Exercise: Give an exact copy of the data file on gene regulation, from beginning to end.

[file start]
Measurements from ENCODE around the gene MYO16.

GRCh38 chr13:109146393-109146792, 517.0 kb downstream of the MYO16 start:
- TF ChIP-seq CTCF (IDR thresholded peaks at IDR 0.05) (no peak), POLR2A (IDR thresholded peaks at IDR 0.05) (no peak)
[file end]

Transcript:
Measurements from ENCODE around the gene MYO16.

GRCh38 chr13:109146393-109146792, 517.0 kb downstream of the MYO16 start:
- TF ChIP-seq CTCF (IDR thresholded peaks at IDR 0.05) (no peak), POLR2A (IDR thresholded peaks at IDR 0.05) (no peak)